In an age like ours, of course, where fuzzy boundaries, vagueness, doubt, and caution are supreme virtues, Machen’s thesis is likely to appear both arrogant and overstated. But, as Machen himself says in the opening paragraphs, “In the sphere of religion, as in other spheres, the things about which men are agreed are apt to be the things that are least worth holding; the really important things are the things about which men will fight.” There is insight here. Before we see Machen as too intolerant, too much a man of a bygone age, let us reflect on the fact that we live in an age that is remarkably certain and intolerant on a whole host of fronts, from racism to poverty to cruelty against animals to homophobia. Regardless of where we come down on each of these issues, very few of us will be indifferent on them, or particularly laissez-faire towards those with whom we disagree on these matters.
Thus, it is not really that Machen is a man of a bygone, intolerant age which makes this little book so offensive to modern ears. We should not flatter our own enlightened times so easily, for it is not the reality of intolerance in itself that has changed. Rather, it is that we now have a different set of issues that arouse intolerance, and this change reflects not only shifting values in society but also in the church, to the extent that she no longer stands intolerantly for her truth as she once did. The question is thus not whether we are intolerant: we surely are. The question is rather: Are we intolerant of the right things? As the value of religious truth has become negligible, so the passions aroused by such in the wider world have died down. That we do not fight over these things is not a virtue; it is rather be a sign that we just do not care about them any more, and that is the result of the downgrading of the Bible in our thinking. We no longer look on it as a book of divine truth and thus of almost unbearable importance; it is now a ragbag of disparate religious reflections, or a collection of texts reflecting on religious psychology, or simply a cacophony of ancient near-eastern tribal mythology.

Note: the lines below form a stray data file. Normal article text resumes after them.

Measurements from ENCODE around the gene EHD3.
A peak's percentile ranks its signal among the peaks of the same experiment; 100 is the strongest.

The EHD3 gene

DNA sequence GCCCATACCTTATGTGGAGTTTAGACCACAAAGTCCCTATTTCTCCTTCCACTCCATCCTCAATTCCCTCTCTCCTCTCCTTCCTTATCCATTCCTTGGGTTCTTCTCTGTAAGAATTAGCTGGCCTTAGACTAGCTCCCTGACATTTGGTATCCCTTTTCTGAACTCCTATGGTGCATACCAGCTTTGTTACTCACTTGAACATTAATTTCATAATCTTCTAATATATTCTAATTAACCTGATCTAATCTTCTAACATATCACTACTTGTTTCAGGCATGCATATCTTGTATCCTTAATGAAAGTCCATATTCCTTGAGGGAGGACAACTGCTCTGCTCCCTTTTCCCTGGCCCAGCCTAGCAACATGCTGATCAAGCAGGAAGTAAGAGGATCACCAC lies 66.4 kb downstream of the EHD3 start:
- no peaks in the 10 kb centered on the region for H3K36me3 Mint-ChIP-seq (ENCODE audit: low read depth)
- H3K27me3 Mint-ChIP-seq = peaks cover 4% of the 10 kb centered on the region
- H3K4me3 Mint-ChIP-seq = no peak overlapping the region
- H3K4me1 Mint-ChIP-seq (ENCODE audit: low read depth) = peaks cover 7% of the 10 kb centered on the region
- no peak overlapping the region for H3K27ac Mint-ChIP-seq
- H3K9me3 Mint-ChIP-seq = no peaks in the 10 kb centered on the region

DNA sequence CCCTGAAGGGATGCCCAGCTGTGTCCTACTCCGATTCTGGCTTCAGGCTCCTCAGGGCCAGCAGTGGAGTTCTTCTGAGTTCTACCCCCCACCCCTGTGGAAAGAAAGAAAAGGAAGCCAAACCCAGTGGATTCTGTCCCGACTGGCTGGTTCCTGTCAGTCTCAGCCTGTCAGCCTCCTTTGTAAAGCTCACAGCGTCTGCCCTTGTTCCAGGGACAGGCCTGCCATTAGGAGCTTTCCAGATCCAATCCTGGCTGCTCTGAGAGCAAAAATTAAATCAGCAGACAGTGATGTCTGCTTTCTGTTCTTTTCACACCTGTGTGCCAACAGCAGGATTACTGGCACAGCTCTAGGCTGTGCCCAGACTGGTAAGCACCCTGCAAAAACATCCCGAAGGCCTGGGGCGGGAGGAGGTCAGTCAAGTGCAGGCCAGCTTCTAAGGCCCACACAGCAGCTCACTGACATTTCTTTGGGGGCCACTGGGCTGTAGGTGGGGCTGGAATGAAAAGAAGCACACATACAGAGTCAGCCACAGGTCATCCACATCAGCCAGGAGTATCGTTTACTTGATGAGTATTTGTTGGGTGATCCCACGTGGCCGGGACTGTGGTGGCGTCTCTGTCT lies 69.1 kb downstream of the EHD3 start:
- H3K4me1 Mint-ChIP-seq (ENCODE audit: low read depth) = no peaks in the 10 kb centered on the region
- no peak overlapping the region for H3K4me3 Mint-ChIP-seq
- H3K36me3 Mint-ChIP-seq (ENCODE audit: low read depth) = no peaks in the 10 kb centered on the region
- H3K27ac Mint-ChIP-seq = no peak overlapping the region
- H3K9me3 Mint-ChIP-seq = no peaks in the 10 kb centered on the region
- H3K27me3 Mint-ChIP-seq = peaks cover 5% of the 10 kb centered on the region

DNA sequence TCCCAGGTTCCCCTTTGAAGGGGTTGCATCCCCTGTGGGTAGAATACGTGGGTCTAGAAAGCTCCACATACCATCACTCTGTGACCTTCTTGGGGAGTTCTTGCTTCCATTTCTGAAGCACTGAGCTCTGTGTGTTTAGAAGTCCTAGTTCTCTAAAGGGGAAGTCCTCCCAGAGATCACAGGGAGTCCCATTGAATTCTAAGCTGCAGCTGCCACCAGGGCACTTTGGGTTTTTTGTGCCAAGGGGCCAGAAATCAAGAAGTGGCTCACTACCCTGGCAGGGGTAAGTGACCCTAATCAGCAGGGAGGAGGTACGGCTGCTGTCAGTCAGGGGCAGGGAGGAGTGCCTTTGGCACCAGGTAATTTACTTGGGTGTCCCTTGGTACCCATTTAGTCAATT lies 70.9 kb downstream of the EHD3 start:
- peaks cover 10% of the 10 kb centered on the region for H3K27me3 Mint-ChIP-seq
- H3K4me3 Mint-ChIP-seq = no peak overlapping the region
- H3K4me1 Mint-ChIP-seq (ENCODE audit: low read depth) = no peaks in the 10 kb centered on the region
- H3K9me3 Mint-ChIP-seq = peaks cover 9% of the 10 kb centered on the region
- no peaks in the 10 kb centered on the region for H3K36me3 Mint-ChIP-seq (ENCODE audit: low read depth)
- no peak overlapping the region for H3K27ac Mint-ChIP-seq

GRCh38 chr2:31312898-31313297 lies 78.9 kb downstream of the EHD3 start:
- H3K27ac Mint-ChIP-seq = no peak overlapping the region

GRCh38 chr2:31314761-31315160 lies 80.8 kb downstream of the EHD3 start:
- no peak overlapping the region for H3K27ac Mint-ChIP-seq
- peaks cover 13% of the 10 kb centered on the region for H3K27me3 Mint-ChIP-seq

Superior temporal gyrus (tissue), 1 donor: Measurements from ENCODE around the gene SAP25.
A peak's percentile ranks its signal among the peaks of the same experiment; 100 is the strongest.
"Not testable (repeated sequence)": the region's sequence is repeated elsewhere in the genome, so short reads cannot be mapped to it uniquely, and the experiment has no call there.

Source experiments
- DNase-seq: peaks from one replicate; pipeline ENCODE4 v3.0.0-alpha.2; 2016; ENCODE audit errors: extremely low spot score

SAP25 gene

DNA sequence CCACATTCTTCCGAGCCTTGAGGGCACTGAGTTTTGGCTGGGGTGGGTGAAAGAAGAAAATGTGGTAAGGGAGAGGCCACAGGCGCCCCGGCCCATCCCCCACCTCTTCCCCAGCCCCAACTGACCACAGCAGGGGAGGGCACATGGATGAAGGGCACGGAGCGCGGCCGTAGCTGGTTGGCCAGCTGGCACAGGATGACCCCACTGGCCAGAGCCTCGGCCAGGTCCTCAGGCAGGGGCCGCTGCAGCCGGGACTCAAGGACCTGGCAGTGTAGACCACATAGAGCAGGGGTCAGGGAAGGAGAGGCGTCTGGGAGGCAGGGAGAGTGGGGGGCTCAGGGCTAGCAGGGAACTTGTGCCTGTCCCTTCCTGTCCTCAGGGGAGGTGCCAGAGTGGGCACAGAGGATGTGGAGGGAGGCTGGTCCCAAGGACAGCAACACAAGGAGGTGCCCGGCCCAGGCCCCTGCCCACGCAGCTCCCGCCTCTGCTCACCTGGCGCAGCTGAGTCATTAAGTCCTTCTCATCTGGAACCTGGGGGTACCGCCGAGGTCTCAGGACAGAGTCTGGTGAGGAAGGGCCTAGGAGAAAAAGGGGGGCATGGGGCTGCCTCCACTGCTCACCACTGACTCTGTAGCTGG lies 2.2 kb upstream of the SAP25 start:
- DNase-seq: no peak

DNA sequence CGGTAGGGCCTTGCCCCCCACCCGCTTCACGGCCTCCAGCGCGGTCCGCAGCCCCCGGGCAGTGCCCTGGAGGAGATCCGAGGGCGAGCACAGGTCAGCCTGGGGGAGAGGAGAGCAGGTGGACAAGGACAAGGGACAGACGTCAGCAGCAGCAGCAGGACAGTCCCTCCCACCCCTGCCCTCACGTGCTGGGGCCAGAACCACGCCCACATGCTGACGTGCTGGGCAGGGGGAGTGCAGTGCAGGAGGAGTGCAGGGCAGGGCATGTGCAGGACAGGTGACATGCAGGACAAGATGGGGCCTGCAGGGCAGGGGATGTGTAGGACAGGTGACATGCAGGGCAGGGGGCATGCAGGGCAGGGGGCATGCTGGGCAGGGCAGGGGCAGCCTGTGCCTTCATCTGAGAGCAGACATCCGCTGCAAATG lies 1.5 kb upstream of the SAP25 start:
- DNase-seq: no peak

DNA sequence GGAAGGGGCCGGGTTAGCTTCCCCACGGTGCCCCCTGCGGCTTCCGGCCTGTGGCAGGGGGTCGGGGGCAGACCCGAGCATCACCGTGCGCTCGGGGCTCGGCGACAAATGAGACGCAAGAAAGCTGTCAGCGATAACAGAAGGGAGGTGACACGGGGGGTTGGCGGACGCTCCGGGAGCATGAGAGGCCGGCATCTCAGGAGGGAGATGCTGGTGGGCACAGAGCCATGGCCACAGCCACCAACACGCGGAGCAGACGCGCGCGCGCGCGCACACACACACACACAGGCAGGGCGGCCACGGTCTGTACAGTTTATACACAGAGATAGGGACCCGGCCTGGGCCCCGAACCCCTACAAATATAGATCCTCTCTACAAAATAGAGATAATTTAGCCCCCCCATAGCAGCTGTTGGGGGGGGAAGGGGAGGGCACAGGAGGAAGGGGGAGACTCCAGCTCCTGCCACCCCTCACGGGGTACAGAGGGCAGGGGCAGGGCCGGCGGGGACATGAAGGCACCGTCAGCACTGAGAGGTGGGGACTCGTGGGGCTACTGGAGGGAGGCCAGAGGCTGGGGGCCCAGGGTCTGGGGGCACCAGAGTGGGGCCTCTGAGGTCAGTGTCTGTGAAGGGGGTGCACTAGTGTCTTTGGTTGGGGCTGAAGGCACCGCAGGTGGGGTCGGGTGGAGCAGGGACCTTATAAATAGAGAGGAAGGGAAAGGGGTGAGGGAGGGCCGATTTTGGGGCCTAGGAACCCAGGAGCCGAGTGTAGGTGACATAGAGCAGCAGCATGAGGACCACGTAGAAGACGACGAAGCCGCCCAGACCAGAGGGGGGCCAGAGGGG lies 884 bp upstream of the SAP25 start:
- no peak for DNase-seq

Carl Trueman, “The Second Most Important Book You Will Ever Read,” Themelios 33.2 (2008), 5.